Jules Does

Jules Does Films: Man With A Movie Camera

Posted on: August 31, 2012

  I find lists very helpful, from ‘The Top 10 Worst Bugs Ever’ to ‘100 Books to Read Before You Die’ (I know, I know). So when I read that Dziga Vertov’s Man with a Movie Camera had been voted 8th best film ever by Sight and Sound‘s poll of film critics, it seemed like a spectacular stroke of luck that it was going to be shown at the Prince Charles Cinema about a month afterwards. So I did what every list-ophile would do, and went to see it.

If you read the Wikipedia article linked above, you’ll see immediately that this is not a film which is like any other film. There are no actors, which removes it from the realm of fiction, and no plot, which makes it something less than a documentary. There are certainly themes, and moments of humourous juxtaposition, but without any clear story it becomes a cinematically rich wander through Soviet Odessa.

The perfect adjective for this film is “meta”. I don’t think it’s going too far to say that this film defines meta in film! Along with standard film shots, there are multiple instances where the cameraman is shown filming the exact image just viewed.

If you want to be Orwellian about it, the picture, with its mountainous camera in the opening shot, the omnipresent cameraman (towering over a crowd in one shot, condensed into a glass of beer in another) and the frequent comparisons between human eyes and the mechanical “eyes” of the camera, is oddly prescient of totalitarian Russia’s all-seeing society and of our own CCTV-monitored lives. The editor, detached from the rest of society, sits cutting people into and out of films in a darkened room, filing small rolls of film under impersonal headings like ‘Market’ and ‘Factory’. The swift intercutting of editor, enlarged human eye and various scenes of daily life towards the end reminded me of the end of Space Odyssey: 2001, another film on the critics’ Top 10, where Kubrick cut the hallucinogenic unfolding of colours in space with shots of Dave’s eye, which also changed colour. Interesting that a film which is so domestic in its orientation (market scenes, people getting out of lifts, factory workers, people at the seaside) can have such a strong influence on a film where modern-day Earth is never seen.

It’s tempting to read subversion into any early Soviet film, particularly one made not too long after the death of Lenin, but I’m not sure that that would not be doing a disservice to this particular film. It is so focussed on the people of the cities, their behaviour and the behaviour of the objects with which they interact (clothes, trams, factory machinery) that I’m not sure that the film is intended to be a statement of any particular political persuasion. There was, however, an amusing moment where a shop selling religious icons was immediately juxtaposed with a large public poster of Lenin, and a church with a political hall.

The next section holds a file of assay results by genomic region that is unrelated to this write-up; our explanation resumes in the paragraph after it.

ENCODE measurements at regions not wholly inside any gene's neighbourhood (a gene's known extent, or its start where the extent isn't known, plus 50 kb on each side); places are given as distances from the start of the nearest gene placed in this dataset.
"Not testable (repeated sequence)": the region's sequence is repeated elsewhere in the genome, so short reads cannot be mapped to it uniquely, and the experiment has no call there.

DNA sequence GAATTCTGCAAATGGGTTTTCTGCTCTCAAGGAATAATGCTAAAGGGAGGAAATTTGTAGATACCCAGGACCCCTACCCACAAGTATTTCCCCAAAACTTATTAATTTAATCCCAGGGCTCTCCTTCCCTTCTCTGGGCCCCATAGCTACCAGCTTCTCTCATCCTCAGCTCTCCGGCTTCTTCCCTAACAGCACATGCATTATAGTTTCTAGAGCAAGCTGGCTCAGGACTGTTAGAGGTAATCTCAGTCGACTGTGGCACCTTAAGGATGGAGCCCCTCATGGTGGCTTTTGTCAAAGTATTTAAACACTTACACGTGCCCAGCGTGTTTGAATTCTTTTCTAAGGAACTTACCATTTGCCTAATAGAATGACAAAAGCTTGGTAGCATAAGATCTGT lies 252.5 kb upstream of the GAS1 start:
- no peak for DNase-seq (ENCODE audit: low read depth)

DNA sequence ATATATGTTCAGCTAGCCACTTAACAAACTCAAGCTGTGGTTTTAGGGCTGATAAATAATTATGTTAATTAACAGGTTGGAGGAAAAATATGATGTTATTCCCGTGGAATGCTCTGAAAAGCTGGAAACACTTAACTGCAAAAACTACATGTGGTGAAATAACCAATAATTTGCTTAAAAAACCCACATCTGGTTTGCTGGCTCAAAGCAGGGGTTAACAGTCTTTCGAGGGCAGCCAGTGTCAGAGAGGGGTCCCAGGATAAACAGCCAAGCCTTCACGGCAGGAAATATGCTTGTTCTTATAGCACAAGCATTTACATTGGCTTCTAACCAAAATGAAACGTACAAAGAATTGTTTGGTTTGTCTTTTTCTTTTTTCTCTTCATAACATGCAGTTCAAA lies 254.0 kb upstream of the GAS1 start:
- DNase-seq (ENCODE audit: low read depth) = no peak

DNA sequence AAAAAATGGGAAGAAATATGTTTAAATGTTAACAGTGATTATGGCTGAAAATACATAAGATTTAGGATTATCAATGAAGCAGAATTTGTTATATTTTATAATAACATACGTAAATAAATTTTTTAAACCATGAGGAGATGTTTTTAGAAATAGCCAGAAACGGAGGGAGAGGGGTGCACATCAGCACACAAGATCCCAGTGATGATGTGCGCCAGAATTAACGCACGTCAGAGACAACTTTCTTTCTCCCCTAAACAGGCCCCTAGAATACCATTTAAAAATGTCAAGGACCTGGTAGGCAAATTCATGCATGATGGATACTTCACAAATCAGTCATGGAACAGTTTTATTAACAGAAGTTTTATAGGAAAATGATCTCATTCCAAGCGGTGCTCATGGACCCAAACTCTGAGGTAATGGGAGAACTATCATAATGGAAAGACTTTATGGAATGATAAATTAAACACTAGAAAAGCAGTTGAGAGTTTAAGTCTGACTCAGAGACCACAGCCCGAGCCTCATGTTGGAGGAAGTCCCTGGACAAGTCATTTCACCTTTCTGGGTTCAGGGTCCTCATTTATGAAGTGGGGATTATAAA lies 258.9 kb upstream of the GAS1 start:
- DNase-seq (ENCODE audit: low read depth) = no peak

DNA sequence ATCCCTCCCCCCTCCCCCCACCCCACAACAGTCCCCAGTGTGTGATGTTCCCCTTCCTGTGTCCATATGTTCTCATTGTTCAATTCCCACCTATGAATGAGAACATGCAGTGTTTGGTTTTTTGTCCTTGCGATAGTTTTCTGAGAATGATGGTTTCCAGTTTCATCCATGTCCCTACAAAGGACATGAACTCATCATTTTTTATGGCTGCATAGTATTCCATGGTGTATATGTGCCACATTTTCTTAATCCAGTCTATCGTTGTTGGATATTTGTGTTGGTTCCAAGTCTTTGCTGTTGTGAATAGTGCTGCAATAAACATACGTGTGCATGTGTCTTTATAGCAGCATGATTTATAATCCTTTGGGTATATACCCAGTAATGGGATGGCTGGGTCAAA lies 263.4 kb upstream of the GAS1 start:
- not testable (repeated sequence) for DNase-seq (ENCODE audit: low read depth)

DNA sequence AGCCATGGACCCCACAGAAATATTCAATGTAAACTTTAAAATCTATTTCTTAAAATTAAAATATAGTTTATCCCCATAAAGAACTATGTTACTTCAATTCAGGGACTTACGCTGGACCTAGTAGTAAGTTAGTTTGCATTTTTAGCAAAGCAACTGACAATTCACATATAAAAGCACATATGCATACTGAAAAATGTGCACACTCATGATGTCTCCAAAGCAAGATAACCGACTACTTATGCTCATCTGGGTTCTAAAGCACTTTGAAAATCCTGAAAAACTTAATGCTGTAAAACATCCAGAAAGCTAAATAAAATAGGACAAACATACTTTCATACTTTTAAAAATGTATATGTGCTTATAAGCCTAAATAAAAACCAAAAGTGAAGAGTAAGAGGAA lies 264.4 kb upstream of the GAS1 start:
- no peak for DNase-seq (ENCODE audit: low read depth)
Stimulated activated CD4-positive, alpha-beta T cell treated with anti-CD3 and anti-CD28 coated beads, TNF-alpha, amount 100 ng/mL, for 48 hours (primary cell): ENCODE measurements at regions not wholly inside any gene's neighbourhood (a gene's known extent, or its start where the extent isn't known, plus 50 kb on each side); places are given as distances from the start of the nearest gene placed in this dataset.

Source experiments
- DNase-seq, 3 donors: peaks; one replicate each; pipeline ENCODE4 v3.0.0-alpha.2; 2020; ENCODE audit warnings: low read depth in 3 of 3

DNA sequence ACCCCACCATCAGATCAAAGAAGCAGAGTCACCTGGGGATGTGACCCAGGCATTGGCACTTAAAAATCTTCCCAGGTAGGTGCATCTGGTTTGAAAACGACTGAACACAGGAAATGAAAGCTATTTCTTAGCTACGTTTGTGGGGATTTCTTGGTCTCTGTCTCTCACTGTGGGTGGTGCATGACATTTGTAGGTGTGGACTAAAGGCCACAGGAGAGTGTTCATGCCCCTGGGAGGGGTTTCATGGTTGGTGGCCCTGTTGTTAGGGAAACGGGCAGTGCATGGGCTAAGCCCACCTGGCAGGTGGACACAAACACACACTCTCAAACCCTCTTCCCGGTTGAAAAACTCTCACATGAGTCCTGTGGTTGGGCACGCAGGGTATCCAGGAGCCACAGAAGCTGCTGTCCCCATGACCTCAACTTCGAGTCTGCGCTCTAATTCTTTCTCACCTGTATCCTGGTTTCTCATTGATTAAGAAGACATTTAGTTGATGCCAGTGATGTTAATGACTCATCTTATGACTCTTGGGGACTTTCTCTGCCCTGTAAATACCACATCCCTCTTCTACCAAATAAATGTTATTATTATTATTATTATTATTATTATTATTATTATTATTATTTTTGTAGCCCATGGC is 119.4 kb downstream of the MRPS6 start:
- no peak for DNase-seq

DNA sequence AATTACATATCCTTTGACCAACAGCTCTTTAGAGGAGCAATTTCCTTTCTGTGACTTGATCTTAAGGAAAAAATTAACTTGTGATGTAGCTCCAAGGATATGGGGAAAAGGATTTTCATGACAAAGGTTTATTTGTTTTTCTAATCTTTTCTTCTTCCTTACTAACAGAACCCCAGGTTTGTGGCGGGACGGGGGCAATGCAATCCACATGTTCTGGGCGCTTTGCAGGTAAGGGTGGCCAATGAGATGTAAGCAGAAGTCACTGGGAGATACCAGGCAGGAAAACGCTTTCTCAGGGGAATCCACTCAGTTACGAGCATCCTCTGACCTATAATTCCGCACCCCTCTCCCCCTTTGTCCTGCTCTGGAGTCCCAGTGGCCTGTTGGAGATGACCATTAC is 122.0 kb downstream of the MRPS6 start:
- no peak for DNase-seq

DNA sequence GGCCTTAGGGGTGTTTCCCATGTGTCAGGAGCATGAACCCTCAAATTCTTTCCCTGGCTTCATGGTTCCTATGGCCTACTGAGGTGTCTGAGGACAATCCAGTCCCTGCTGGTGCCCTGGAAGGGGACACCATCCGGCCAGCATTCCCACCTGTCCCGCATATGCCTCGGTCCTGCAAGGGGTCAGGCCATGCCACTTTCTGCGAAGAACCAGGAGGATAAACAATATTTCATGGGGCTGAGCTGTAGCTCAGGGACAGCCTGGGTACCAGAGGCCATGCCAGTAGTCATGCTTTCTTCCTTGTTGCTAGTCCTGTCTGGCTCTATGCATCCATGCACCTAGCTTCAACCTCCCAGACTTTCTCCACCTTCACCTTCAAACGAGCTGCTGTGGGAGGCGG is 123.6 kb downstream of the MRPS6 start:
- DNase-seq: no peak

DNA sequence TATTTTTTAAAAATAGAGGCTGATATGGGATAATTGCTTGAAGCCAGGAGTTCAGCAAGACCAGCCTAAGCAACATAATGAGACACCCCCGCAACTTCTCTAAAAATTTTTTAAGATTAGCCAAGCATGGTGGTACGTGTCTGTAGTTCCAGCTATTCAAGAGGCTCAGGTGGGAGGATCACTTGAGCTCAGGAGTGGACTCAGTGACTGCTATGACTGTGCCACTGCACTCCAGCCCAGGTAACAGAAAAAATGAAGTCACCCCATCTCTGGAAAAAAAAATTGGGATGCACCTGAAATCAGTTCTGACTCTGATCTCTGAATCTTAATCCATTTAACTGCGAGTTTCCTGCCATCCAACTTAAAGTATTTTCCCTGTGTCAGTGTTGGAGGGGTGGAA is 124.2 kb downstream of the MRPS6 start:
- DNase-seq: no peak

The overwhelming theme, present in the title, is the conjunction of man and machine. This is not just a man or just a movie camera, but both, and the resulting output is somewhere between the two. The excellent stop-motion animation of the camera crawling out of its box and onto the tripod before wandering off serves to underline this fact that it takes both a human and a mechanical aspect to create a piece like this one. Machines have an important place in the film, meriting close-ups just as intimate as those of their human counterparts. Gradually, larger crowd shots start to replace the close-ups and the film’s focus is put more firmly on the machines operating in the city, the mysterious editor, the cameraman and his mechanical eye and so on, replacing the humans whom we have seen dressing, working, giving birth (quite graphically), showering, swimming, buying, selling, laughing and performing other human functions. The machines in general do the same jobs over and over again, particularly the trams which criss-cross the city in dizzying patterns and the chairs in the cinema which kindly unfold themselves for their patrons, while the humans are more diverse. The man and his camera occupy the space between – the mechanical action of filming is monotonous, but the camera and his man cross heaving rivers, lie under trains and cars, ride on motorbikes, go to the seaside, and in other ways are highly active, varied and human.

See, this is what made me so interested in this film! When it was over I was surprised and wondered what I could have to say about it, but the more you think about it, the more it unfolds and reveals new ways of thinking. I’m not quite convinced that it’s the 8th best film of all time (better than Rear Window or The Godfather?) but it’s certainly a film which is more than it initially may seem.

Thank you for sticking with me! More film reviews coming up later.

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